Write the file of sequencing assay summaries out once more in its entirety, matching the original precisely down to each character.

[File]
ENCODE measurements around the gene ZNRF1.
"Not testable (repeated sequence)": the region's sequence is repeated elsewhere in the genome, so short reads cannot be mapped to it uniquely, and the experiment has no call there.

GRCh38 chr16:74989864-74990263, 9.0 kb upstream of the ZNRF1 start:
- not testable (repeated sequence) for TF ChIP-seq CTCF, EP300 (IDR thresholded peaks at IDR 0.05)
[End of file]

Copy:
ENCODE measurements around the gene ZNRF1.
"Not testable (repeated sequence)": the region's sequence is repeated elsewhere in the genome, so short reads cannot be mapped to it uniquely, and the experiment has no call there.

GRCh38 chr16:74989864-74990263, 9.0 kb upstream of the ZNRF1 start:
- not testable (repeated sequence) for TF ChIP-seq CTCF, EP300 (IDR thresholded peaks at IDR 0.05)